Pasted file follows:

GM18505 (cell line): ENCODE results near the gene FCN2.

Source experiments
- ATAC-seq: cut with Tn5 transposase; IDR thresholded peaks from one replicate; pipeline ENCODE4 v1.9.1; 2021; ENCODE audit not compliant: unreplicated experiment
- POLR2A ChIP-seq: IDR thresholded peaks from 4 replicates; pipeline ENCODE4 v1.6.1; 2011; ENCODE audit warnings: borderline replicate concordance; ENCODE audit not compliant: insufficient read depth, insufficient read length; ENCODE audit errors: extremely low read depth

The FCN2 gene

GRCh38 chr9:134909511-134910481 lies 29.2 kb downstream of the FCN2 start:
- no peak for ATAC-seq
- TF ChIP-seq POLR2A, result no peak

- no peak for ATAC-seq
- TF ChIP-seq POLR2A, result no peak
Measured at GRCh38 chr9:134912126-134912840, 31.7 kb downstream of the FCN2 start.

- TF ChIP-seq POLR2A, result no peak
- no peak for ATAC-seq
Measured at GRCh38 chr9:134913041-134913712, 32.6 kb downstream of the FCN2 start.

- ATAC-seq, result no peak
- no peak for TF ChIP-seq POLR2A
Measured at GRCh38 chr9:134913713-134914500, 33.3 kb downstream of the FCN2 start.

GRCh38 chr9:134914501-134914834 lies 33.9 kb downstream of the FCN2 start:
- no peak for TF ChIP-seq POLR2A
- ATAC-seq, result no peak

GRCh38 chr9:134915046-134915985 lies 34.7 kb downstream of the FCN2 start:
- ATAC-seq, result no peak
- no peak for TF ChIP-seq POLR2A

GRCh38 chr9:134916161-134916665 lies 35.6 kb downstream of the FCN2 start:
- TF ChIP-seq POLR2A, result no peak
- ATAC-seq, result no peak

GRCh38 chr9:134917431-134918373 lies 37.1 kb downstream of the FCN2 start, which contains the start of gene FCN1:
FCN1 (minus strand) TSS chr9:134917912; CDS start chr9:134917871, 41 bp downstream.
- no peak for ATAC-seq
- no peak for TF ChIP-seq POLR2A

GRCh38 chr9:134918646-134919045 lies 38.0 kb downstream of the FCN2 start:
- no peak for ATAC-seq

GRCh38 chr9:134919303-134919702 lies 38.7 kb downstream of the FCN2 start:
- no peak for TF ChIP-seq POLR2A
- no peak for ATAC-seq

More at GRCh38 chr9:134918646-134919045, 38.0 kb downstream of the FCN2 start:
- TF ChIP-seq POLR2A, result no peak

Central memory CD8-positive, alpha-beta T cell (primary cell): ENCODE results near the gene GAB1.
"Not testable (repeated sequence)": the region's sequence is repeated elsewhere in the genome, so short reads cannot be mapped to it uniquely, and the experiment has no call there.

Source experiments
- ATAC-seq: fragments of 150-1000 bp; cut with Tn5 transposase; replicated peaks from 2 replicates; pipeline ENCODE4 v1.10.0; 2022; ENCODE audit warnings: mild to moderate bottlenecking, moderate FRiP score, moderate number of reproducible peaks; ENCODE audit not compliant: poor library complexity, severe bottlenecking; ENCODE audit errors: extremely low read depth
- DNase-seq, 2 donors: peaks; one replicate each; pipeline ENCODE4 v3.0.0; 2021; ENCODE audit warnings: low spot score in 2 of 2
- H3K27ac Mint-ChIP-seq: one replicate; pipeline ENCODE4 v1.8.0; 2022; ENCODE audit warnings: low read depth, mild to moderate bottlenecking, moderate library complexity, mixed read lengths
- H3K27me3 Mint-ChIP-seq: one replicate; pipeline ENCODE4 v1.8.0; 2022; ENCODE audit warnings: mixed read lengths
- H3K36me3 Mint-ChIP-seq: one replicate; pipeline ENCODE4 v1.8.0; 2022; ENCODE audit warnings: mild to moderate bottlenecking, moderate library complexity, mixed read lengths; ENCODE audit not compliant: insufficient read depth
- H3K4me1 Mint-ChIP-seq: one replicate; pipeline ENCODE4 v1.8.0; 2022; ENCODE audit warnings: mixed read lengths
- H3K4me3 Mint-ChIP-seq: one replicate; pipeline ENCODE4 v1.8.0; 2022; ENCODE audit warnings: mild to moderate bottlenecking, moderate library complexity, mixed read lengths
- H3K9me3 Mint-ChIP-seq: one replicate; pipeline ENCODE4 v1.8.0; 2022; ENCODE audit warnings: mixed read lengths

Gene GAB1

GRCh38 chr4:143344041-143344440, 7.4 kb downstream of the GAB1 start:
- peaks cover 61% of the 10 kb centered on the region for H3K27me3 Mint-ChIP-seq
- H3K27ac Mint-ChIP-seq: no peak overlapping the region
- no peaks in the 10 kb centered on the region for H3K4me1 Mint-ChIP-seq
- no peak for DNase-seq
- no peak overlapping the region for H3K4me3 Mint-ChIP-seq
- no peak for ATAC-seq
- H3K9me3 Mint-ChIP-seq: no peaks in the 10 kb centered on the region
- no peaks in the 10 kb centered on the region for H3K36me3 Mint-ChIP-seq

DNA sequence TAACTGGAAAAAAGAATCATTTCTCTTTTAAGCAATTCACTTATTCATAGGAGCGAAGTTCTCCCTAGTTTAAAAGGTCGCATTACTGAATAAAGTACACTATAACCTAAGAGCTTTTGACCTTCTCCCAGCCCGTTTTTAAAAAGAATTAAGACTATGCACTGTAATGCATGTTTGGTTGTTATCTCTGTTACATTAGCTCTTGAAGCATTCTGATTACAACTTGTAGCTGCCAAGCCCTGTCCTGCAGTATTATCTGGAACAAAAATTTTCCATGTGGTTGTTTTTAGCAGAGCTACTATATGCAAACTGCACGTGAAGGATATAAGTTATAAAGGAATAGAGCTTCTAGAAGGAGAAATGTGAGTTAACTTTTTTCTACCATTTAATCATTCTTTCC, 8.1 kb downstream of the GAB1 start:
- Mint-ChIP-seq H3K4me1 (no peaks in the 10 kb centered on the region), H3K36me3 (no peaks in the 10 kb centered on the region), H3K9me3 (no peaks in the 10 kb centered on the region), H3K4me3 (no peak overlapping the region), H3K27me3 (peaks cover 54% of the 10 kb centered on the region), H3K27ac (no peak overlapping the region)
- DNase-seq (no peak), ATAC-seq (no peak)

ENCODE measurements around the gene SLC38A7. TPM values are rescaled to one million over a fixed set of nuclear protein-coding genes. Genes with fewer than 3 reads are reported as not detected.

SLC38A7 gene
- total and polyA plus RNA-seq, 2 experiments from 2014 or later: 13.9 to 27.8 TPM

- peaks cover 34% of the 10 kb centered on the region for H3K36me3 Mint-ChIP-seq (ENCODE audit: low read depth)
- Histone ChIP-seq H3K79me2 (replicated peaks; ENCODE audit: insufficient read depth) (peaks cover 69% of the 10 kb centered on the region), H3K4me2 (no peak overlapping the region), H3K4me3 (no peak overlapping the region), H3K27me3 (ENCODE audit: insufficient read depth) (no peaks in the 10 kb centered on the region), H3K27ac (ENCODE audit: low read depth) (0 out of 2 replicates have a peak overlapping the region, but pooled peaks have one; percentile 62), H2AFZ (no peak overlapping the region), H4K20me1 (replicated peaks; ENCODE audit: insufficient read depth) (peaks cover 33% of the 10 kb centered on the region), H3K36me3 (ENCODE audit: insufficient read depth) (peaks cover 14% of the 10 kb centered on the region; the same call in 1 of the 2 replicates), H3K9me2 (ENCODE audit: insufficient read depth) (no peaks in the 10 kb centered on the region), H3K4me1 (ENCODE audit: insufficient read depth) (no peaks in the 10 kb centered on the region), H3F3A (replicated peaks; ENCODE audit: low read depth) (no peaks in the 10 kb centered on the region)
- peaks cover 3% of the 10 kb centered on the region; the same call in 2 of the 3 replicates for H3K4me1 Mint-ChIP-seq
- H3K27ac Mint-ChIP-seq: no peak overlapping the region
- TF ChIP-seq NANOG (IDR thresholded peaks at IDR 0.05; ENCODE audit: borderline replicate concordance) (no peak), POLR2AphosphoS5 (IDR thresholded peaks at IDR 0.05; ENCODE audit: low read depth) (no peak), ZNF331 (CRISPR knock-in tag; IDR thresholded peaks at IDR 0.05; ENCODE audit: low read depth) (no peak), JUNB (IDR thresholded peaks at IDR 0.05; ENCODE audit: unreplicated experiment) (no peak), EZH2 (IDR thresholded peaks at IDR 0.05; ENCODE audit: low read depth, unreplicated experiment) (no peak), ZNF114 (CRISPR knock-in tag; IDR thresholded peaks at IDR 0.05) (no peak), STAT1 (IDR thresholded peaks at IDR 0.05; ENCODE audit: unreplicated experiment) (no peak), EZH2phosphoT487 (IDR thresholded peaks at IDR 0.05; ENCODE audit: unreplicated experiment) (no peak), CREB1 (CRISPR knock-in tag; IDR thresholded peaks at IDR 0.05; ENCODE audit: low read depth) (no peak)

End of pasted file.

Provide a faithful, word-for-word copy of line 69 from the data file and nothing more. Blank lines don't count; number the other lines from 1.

- TF ChIP-seq NANOG (IDR thresholded peaks at IDR 0.05; ENCODE audit: borderline replicate concordance) (no peak), POLR2AphosphoS5 (IDR thresholded peaks at IDR 0.05; ENCODE audit: low read depth) (no peak), ZNF331 (CRISPR knock-in tag; IDR thresholded peaks at IDR 0.05; ENCODE audit: low read depth) (no peak), JUNB (IDR thresholded peaks at IDR 0.05; ENCODE audit: unreplicated experiment) (no peak), EZH2 (IDR thresholded peaks at IDR 0.05; ENCODE audit: low read depth, unreplicated experiment) (no peak), ZNF114 (CRISPR knock-in tag; IDR thresholded peaks at IDR 0.05) (no peak), STAT1 (IDR thresholded peaks at IDR 0.05; ENCODE audit: unreplicated experiment) (no peak), EZH2phosphoT487 (IDR thresholded peaks at IDR 0.05; ENCODE audit: unreplicated experiment) (no peak), CREB1 (CRISPR knock-in tag; IDR thresholded peaks at IDR 0.05; ENCODE audit: low read depth) (no peak)